Ok, so I have some understanding about parsers and compilers, at least the basics of how it works, and i've written a calculator and a really small toy language that compiles to another high-level language. Now if i want to write a complete language (by complete, i mean that it can be evaluated) is it bad to write the parser in some easy scripting language (like Python), convert it to my own "bytecode" and implement a small VM in C/C++?

I'm not exactly worried about performance right now, but if this is a "wrong way" to do it, i don't wanna waste my time. Also, all languages i've seen have been implemented in only one low-level language, like C, or they already have a self-hosting compiler. Is there any language compiler/interpreter implemented in this way?

closed as too broad by gnat, jwenting, durron597, Ixrec, user22815 May 10 '15 at 0:11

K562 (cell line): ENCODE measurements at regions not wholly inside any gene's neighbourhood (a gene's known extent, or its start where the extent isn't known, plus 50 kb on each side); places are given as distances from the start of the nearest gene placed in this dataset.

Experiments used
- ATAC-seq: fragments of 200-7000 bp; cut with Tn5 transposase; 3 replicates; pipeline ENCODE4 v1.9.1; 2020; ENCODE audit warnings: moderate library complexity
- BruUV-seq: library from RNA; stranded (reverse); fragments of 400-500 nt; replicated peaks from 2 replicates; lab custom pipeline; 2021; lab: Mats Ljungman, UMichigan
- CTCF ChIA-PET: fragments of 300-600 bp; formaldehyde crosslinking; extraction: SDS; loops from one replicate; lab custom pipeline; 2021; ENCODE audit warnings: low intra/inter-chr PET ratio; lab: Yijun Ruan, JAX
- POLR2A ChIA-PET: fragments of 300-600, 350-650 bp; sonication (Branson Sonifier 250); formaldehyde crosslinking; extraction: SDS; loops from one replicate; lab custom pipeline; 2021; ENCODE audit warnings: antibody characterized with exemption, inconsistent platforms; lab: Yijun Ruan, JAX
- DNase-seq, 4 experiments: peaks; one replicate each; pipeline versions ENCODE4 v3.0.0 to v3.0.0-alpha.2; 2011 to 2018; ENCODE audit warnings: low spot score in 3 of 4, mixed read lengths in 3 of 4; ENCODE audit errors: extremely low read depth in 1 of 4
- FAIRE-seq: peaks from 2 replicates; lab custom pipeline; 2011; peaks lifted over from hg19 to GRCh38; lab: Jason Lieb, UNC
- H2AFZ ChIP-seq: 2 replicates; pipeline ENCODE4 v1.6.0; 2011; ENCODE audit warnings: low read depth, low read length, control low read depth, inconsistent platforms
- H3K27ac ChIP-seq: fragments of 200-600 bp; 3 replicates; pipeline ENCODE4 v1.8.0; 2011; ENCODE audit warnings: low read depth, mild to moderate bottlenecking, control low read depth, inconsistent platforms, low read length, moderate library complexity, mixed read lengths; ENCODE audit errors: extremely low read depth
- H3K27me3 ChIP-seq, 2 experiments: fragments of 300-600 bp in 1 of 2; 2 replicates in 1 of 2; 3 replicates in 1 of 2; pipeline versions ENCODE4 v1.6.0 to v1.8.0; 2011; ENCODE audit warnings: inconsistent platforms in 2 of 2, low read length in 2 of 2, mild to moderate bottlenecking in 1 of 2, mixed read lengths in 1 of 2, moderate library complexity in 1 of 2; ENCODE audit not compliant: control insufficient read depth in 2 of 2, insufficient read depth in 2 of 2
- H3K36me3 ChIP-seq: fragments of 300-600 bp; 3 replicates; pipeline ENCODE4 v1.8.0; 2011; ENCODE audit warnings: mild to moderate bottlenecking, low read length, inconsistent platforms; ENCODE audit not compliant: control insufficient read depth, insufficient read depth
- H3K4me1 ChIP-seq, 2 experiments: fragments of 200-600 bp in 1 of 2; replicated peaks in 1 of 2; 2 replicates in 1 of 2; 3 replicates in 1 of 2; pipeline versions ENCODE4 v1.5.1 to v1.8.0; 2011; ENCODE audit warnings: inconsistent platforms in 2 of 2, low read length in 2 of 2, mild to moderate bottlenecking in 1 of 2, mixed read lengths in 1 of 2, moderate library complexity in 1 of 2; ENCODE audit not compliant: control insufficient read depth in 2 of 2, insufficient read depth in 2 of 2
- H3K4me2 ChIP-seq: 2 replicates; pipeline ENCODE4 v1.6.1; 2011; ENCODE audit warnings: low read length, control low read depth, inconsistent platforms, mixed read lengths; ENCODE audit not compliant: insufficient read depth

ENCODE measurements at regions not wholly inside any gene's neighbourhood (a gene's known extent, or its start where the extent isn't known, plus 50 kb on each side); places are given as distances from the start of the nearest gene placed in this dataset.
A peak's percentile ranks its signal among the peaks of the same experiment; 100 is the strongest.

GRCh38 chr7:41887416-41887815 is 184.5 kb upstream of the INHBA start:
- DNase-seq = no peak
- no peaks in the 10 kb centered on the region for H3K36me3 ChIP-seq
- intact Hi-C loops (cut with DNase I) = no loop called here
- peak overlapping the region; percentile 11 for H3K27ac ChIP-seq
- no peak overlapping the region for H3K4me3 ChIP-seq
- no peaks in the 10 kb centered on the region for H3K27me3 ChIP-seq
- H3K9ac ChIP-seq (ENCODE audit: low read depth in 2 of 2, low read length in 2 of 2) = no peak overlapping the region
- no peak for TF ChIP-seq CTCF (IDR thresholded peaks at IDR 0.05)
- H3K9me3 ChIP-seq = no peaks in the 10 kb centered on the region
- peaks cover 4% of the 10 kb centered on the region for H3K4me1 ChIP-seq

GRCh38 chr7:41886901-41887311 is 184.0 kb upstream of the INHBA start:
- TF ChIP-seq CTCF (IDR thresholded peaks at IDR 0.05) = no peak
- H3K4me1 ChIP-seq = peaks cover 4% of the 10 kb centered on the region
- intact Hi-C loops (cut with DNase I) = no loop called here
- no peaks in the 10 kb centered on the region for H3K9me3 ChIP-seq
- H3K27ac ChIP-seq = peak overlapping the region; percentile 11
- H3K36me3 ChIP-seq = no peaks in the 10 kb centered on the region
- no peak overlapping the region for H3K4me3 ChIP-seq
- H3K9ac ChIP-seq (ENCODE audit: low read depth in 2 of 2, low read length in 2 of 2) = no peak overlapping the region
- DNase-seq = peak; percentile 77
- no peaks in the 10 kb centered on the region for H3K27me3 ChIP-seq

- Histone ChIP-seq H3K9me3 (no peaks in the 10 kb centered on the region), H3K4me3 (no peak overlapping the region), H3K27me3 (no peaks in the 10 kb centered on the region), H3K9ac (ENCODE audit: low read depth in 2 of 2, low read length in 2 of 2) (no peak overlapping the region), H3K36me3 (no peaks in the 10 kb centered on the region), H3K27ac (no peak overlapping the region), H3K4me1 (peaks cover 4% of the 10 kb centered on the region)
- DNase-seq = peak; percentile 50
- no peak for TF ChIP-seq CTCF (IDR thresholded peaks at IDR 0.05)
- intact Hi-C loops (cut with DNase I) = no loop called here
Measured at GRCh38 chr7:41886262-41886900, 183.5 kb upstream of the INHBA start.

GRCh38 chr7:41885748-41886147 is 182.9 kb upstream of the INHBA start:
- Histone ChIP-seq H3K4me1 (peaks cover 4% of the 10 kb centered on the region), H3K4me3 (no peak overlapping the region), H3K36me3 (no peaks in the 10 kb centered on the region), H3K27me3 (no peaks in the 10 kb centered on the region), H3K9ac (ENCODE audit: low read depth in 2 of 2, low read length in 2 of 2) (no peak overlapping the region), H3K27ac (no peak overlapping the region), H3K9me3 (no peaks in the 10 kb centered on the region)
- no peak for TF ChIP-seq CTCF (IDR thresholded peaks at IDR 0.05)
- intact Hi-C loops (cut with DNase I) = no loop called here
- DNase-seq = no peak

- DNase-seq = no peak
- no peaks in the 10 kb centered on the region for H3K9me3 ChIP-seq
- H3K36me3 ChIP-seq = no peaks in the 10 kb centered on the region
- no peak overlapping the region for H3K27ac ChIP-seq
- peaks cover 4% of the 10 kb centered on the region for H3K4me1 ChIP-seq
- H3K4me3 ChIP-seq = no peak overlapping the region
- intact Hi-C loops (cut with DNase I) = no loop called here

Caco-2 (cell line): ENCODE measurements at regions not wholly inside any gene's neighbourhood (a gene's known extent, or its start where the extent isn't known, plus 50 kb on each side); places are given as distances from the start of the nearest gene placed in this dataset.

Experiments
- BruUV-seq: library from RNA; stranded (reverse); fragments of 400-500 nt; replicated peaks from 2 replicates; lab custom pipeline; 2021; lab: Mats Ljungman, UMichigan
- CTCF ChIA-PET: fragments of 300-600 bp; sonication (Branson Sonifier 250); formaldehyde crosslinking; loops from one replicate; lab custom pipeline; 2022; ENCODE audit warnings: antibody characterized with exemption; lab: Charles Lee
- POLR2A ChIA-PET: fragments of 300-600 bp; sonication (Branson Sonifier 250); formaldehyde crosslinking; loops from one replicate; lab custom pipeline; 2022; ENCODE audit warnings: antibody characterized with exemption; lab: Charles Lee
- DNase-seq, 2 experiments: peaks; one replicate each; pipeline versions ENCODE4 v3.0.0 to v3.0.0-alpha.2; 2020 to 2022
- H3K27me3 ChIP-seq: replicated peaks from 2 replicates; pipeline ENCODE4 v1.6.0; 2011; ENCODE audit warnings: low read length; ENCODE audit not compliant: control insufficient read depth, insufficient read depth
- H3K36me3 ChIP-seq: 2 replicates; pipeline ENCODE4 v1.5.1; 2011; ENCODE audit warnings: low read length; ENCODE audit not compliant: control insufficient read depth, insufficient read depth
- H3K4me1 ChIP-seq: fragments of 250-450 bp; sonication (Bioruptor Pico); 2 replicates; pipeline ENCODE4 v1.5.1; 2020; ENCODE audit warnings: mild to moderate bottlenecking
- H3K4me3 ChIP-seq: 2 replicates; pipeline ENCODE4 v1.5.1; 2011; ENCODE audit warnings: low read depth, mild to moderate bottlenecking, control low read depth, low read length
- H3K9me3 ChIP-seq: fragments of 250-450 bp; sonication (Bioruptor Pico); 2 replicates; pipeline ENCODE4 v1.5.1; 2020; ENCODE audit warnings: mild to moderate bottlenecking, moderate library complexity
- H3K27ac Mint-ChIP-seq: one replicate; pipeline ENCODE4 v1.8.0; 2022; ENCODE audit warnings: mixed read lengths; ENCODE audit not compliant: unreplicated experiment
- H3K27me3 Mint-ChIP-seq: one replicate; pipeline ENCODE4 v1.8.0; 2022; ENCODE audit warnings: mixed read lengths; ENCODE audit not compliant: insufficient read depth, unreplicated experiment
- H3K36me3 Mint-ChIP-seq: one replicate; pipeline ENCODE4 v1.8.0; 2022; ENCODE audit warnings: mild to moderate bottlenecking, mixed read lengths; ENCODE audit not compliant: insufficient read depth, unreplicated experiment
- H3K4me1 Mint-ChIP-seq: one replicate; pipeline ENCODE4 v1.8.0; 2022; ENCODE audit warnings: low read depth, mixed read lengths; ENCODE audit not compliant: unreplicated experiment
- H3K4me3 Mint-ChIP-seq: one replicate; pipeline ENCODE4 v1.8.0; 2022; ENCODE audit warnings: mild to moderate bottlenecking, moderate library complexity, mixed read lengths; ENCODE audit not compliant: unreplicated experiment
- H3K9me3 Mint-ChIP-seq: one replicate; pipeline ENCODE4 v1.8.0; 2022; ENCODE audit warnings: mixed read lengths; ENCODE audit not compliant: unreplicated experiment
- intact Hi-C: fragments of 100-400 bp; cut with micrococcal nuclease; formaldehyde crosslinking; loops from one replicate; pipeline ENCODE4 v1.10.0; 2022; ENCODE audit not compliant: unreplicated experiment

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  • Ocaml is notably implemented as a self-hosted compiler to bytecode + a bytecode VM implemented in C ; however, the advantage of a self-hosted compiler is to be a real-size test case for your language. – Basile Starynkevitch May 9 '15 at 5:53
  • This is not uncommon. I can think of many languages implemented in such way, compilers for most non-java languages that targets the JVM is written in Java, although the JVM reference implementation (Oracle) is implemented in C++. – Lie Ryan May 9 '15 at 8:53

I can't think of any downsides to this so long as your parser non parser sides are truly separate. If you end up implementing the same things twice, in two different languages, that is problematic due to bugs when they likely don't always behave the same ways, as well as duplicated effort. If that isn't going to happen, it seems like a fine idea and makes sense to use a parsing friendly language for the parsing and something else for the other stuff. In a way, you can think of lexx and yac type utilities doing what you are doing. The parsing is done completely separate from the rest of it. I say go for it, use the best tool for each job.

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